Exhibit C: Robin Soderling
Career Record vs. Nadal: 2-6
Signature Win: Roland Garros 2009 (Outdoor Clay)
This list would not be complete without a nod to “Bo-Carl” Soderling, the architect of perhaps the greatest upset in tennis history. While his fourth-round victory over Nadal at the 2009 French Open had been discussed ad-nauseum, the two previous encounters between the pair deserve additional attention. Less than a month before that faithful day in Paris, Nadal issued the beat-down of a lifetime on the Swede in Rome, only conceding a single game en route to a 6-1 6-0 win. Did that match make Soderling angry and helped him pull off the upset four weeks later? We’ll never know. But we do know that there was already some beef between the two players. Two years earlier at Wimbledon, the pair squared off in a nail-biting five set match spread out over three days because of rain. Nadal eventually won 7-5 in the fifth, but not before experiencing the best of Soderling’s heavy hitting and prickly demeanor. At one point, the Swede took exception to Nadal taking too much time in between points, and began picking his butt in a derisive manner. Once again, he was lambasted in the press for his actions, but less than three years later, Robin proved to the world that he knew what he was doing all along.
May 1, 2011
The good people at 2K Sports have released the 4th iteration in their blockbuster tennis franchise Top Spin. The Top Spin series is best known for bringing ultra realistic game play to the console market since 2003 and ever since has gone through many variations by changing up the controls, player lineups and of course bumping up the graphics.
The first thing you notice when you pop in the TS4 disc is how much the game and the gameplay itself feels like a tennis match you would watch on TV. From the player entrances, to the between points cut scenes, there is no doubt that 2K really wanted to make the gamer feel like they are taking part in a real match.
One of the elements that makes this game what it is is the player lineup. There are a wide array of players, both past and present (25 players in total), including the most anticipated (according to me anyways), Andre Agassi. There is even a retro version of Andre that all pre-ordered gamers received and he looks pretty good but unfortunately due to his new sponsorship with Adidas, he isn’t wearing some of the old neon outfits that we grew up with and that still sit in my closet. There are a few exemptions that I would like to see including Johnny Mac, but I believe he has been signed exclusively to the EA Grand Slam Tennis franchise. The ATP side is definitely more covered than the WTA side, but I am not sure if this was due to dollars or due to the ATP’s greater popularity at the moment.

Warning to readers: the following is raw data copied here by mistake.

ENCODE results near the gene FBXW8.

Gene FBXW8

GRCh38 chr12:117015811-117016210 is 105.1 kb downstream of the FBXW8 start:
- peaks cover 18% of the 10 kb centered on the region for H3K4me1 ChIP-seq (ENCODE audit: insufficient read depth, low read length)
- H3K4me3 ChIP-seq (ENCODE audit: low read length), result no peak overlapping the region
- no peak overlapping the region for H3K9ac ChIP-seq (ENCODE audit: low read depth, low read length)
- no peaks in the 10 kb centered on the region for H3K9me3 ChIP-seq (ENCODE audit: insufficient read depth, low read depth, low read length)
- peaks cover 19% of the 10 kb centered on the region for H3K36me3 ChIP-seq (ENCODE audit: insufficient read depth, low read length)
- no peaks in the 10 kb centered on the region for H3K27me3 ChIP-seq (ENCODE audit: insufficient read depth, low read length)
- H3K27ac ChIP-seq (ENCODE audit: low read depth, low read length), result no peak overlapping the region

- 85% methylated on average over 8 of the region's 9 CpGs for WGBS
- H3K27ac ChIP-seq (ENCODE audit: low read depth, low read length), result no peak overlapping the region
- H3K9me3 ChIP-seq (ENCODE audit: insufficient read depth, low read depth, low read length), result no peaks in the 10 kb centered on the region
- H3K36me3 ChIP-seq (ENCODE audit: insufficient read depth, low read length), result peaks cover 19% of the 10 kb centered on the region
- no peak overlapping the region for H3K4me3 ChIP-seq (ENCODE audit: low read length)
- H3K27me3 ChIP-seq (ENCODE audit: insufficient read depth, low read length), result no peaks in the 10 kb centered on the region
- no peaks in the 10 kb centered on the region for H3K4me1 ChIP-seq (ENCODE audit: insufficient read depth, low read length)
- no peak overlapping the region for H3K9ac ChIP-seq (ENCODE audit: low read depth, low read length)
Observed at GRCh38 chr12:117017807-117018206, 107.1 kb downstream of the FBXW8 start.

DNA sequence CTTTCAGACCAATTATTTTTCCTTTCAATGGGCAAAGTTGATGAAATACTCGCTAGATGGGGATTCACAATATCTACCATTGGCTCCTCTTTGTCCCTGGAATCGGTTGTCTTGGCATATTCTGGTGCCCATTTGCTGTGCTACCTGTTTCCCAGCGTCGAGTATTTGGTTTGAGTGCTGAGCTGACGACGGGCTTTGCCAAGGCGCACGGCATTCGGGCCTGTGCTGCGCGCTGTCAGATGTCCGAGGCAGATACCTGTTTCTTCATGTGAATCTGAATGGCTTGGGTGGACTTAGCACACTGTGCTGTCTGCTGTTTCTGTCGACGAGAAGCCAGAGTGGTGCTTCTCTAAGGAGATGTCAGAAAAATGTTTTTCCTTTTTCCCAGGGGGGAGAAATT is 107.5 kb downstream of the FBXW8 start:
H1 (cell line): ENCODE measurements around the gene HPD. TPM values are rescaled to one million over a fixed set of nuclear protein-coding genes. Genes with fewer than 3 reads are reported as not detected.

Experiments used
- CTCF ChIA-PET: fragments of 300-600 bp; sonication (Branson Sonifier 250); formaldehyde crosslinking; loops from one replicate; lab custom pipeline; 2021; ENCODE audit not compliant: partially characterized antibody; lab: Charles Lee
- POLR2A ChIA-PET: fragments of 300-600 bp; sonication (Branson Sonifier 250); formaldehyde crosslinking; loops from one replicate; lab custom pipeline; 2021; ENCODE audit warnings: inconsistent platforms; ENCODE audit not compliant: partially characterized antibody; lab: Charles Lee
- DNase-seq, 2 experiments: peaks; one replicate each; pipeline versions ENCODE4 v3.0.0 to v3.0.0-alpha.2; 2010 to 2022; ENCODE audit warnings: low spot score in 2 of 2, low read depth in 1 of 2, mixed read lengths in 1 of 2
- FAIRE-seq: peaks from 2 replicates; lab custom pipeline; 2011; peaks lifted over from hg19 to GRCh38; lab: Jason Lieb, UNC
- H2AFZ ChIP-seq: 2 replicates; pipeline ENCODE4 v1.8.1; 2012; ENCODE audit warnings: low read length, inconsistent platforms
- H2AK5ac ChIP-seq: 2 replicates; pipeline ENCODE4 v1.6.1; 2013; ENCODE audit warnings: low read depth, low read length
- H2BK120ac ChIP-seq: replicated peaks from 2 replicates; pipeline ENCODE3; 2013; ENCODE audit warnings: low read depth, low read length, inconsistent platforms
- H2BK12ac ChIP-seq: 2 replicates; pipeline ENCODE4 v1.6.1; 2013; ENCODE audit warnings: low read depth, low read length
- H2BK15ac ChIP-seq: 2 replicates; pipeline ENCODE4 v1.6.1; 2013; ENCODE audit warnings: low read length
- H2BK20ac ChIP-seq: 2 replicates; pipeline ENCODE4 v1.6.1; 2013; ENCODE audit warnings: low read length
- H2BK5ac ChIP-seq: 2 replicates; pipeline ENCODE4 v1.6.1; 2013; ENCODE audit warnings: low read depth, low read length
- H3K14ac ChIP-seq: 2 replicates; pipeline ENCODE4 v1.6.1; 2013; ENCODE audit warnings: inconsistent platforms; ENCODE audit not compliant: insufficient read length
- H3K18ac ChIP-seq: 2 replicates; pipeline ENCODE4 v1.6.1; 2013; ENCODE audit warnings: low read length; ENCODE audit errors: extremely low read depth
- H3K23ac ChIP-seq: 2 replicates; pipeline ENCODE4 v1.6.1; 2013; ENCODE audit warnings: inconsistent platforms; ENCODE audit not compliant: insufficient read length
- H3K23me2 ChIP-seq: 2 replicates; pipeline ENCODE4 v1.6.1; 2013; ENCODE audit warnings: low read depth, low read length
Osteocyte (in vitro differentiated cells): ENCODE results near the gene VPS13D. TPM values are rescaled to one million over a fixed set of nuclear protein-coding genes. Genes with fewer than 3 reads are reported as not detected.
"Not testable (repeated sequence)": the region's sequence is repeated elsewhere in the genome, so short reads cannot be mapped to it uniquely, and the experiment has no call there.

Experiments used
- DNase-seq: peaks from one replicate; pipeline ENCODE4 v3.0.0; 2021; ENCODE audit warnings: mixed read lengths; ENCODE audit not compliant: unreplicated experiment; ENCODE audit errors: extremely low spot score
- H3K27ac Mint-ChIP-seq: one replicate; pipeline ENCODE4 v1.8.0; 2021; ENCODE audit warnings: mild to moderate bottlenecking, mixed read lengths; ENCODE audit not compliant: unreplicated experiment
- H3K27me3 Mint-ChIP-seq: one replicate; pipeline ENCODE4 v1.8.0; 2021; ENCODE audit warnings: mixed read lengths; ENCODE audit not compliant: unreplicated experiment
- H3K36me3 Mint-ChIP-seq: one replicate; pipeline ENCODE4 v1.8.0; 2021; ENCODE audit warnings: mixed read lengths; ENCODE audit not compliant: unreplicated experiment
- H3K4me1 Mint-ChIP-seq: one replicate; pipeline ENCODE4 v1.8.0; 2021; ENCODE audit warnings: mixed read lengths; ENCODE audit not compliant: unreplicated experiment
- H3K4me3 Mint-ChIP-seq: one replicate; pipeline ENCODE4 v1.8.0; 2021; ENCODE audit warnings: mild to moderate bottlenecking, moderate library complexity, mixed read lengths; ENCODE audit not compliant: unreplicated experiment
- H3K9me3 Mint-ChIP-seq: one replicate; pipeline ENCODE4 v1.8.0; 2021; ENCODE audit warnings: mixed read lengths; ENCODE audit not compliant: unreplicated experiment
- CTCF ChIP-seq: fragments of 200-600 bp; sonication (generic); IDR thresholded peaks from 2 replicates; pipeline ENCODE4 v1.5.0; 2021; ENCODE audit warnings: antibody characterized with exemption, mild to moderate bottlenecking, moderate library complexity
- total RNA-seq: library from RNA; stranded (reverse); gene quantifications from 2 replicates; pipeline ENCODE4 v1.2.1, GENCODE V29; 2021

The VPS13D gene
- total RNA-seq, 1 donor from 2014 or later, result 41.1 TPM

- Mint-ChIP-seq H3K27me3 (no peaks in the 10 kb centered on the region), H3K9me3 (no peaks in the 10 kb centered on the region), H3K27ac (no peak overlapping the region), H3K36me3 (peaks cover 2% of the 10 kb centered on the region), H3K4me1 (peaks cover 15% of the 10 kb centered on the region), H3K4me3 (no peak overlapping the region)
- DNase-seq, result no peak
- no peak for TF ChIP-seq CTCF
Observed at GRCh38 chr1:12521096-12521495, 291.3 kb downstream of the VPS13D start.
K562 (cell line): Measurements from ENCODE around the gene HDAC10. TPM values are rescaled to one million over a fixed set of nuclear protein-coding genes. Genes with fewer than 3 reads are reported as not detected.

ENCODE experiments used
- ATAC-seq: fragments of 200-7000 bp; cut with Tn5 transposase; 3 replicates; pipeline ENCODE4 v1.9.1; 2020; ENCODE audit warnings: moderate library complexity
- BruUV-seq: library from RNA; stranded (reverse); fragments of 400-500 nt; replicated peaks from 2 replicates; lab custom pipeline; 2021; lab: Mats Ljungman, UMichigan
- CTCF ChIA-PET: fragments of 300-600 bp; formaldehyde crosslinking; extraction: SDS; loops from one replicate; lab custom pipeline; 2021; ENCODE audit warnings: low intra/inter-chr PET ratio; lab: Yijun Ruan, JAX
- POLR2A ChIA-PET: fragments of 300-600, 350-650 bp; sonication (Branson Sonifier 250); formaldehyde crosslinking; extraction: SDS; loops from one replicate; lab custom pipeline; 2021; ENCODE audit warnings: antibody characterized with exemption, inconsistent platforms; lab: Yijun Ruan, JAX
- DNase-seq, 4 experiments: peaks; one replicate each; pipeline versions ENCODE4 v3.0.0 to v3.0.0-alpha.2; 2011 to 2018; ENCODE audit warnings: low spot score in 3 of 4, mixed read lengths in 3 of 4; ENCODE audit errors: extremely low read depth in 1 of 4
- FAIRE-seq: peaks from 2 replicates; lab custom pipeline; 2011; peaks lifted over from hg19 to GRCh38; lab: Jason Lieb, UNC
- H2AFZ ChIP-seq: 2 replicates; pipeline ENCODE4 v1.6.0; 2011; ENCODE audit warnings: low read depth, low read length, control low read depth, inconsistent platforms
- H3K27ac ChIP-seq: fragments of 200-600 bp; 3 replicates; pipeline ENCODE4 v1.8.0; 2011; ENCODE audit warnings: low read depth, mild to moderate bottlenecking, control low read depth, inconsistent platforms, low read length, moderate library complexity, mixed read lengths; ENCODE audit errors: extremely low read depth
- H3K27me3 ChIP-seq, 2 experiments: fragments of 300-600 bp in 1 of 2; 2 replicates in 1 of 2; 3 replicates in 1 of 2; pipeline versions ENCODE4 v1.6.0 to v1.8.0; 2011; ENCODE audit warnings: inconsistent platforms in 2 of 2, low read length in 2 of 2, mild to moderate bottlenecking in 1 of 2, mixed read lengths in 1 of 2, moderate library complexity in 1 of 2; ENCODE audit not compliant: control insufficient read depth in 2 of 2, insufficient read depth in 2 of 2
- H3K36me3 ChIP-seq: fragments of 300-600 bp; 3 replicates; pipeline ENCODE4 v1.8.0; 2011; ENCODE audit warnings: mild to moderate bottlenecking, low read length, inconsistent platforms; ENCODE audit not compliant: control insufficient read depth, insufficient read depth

The venue list has also been beefed up and looks very realistic. One thing you notice right off the bat is that the crowd does not look cut and pasted and all over the place. The sound they produce during different times in the point really adds to the ambiance of the game.
Another amazing addition is that the players really move differently according to venue/surface. Obviously this is most evident on clay where the player’s not only slide like in real life, but also the recovery time and hitting behind the players have the same effect as on the dirt.
There are a lot of venues, some are real and unfortunately some are not. While they do have three out of four of the slams, everyone will notice that they have left out Wimbledon. This is of course due to money and the fact that once again it seems like EA has exclusivity on that venue. They do have the “Dublin” Open which does take place on grass, but it is a downer in a game that is so realistic in so many other ways.
Career mode is quite good and very similar to what you have seen in the past if you have played any of the previous Top Spin games. The game starts off with you as a newcomer trying to make it on the tour. You start playing low level events (1 star) trying to build wins to enter larger events. Each win gets you “XP” points which you can use to train your player. One thing that is different with TS4 is that you can hire different coaches which bump up your level according to their teaching ability. You unlock this potential by accomplishing four specific tasks for each coach (ie. Hit 50 winners, 25 volleys, etc.).